Chilean Marines Purchases 2000 Colt M4 Carbines


The Marine Corps of the Chilean Navy has ordered 2,000 M4 Carbines from Colt reports IndoDefensa …

The first order, with deliveries to be completed in 2014, is designed to equip combat units that integrate Amphibious Expeditionary Brigade (BAE) , rapid deployment training from sea with 1,400 troops created in 2012. The remaining members of the BAE and other units of the CIM will continue to use the rifles in caliber 5.56mm HK33A2 acquired in the early nineties.

The final shortlist selection process also included CIM HK 416 German manufacturer Heckler & Koch and SCAR-L produced by FN Herstal of Belgium.

The M4 version produced under license by DPMS Panther Arms U.S. manufacturer was also evaluated, but was discarded in view of the problems faced with the rifle by the Brigade of Army Special Forces.

Thanks to Albi for the tip.


Steve Johnson

Founder and Dictator-In-Chief of TFB. A passionate gun owner, a shooting enthusiast and totally tacti-uncool. Favorite first date location: any gun range. Steve can be contacted here.


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  • Man pippy

    No surprise, Chile’s got one of south america’s top militaries. They can handle the more maintenance heavy M4.

  • hootyhoo

    Wish they would have been more specific on what problems they had with DPMS

    • Justin

      DPMS doesn’t use mil-spec parts, so of course they had problems with the weapon. DPMS is notorious for using lower grade barrels (4140, 1×9 twist, non-chrome lined), tight chambers (.223 instead of 5.56), improper bolts (not HPT or MPI, not made of Carpenter 158), out-of-spec carriers (improper screws on the carrier key, incorrect torque values on the key, screws left unstaked on the key), non-F-marked front sight bases (.040″ lower than the F-marked FSBs, making it more difficult to zero), incorrect FSB pins (straight pins instead of taper pins), out-of-spec receiver extensions (1.168″ diameter vs. 1.148″ diameter for mil-spec extensions, 1.170″ threads vs. 1.185″ threads for mil-spec extensions, made of 6061 aluminum vs. 7075 used on mil-spec, not impact extruded or forged), improper buffers (carbine buffers instead of H or H2 buffers), improperly sized gas ports (around .075″ or more instead of .063″ as called out in the spec), unstaked castle nuts on the receiver extension, etc.

      Not all AR-15s are the same, even though they may look similar. Bottom line: DPMS cuts a lot of corners to keep the price of their weapons down and, while this may be fine for the weekend warrior shooting dirt clods at the local range, these lower standards lead to much higher instances of failure in field conditions.

      • n0truscotsman

        100% spot on.

        and people wonder why Mil Spec junkies get bent out of shape when somebody says, “DPMS/Olympic Arms works just fine…” ad nauseum.

        You pretty much summed up my experience with brand X AR15s and why i wont touch them.

    • Yellow Devil

      How about starting with the fact they were even considered for a military contract.

  • noob

    I wonder what the world would have been like if Eugene Stoner had managed to produce the AR-10 for Colt from the get-go and get it approved for adoption without the politics (and without the whole barrel bursting during a torture test thing) and then saw his rifle dominate the world arms export with him at the top of the pyramid. After that the little AR-18 comes along as a cleaner smaller alternative with a self cleaning piston and folding stock for paratroopers and tankers and then ends up produced in 14″ for the Shinseki brigade combat team concept… In an alternative universe that came so tantalizingly close to happening Eugene Stoner could have statues and parades in his honor for what his genius has given the West.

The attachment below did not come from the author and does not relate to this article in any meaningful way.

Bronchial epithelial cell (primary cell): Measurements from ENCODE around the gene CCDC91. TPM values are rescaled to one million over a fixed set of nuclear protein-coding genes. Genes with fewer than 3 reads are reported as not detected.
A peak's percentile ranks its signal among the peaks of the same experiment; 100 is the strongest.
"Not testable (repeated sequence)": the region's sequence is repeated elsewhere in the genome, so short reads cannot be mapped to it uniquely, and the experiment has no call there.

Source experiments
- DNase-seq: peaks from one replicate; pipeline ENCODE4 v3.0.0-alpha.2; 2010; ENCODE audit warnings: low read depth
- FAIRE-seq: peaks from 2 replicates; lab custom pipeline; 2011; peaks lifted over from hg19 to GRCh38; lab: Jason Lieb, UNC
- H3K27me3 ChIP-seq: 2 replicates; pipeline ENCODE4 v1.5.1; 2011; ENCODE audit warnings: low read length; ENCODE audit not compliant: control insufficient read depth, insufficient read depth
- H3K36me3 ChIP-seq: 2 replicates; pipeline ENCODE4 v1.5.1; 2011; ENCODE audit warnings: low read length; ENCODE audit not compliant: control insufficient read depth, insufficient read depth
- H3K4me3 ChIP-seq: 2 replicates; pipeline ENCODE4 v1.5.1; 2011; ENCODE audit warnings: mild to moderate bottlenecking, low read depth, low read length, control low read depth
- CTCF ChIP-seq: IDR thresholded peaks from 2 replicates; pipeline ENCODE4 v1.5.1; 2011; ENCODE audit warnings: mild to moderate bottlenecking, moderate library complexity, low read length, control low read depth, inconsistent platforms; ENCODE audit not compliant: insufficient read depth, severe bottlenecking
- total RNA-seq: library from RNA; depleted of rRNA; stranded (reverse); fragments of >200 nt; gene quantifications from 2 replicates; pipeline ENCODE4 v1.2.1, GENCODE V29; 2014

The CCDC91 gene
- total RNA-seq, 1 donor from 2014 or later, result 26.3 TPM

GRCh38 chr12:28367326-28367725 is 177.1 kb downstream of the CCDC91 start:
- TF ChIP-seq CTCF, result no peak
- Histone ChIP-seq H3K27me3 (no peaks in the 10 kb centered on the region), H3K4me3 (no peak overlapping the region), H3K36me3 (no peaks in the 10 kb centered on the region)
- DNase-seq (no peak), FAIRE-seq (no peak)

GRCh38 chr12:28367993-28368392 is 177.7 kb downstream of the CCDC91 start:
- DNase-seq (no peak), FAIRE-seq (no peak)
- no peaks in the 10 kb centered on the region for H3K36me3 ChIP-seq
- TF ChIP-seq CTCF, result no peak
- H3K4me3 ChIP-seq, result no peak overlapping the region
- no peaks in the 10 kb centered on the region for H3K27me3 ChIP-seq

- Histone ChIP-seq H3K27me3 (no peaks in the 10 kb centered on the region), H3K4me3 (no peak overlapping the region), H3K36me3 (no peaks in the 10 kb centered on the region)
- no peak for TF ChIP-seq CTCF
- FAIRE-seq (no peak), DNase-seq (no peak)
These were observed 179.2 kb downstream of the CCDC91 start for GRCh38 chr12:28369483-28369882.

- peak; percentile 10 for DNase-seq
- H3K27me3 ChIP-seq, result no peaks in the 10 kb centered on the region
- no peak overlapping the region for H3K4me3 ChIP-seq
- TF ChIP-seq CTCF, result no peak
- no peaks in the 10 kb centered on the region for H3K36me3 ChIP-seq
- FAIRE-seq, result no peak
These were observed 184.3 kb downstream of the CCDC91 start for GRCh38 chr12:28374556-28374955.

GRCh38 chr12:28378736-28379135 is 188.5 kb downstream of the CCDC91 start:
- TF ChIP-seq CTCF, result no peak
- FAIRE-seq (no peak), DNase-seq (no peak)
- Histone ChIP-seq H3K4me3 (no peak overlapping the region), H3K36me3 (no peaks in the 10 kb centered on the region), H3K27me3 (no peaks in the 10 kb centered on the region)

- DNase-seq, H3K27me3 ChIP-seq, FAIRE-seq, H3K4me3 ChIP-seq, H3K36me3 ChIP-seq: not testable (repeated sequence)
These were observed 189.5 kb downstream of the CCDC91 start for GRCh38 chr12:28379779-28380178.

I hope that at least some royalties are being paid.

    • zap

      Whose genius? Do not take me as non-apreciative toward Stoner’s talents, BUT… the 8-lug (one vacant) locking is from Johnson (he also consulted wit Armalite). Second part comes from Ljungman. Mr, Stoner just packaged all nicely together. Intresting though is the fact that NOBODY ever after used DG system. What does it say? Ingenious still? If anybody deserves major credit those are creators of AR18 since this is the most copied gun.

      • noob

        well stoner did the 7.62 nato AR-16 prototype that sullivan and miller scaled down into the ar-18.

        it’s a tragedy that the ar-18 didn’t enjoy more success given how inspirational the design was.

      • John184

        A lot of credit could be given to people who can package things together well. Steve Jobs and Apple for example. Nothing they did was really new with the iPhone, they just packaged it well. Eugene Stoner didn’t do anything that was mind-blowingly revolutionary (besides making the rifle light), but he packaged things well together.

      • Joshua

        The Stoner system is nothing like the DI system in the Ljungman. The Ljungman sent the gases down a tube which would strike a cup in the carrier and cycle the action. The Stoner system sends gases down the gas tube and through the carrier key, where it is then deposited behind the bolt tail(part with gas rings). This gas expands and sends the carrier backwards unlocking the bolt and once the bolt is unlocked the gas that is left in the chamber(formed by the carrier and bolt) is expelled out of the exhaust vents in the side of the carrier.

        That is a huge difference.

    • zap

      Oh yeah, and here is the man to listen to – Jim Sullivan, designer par excellance: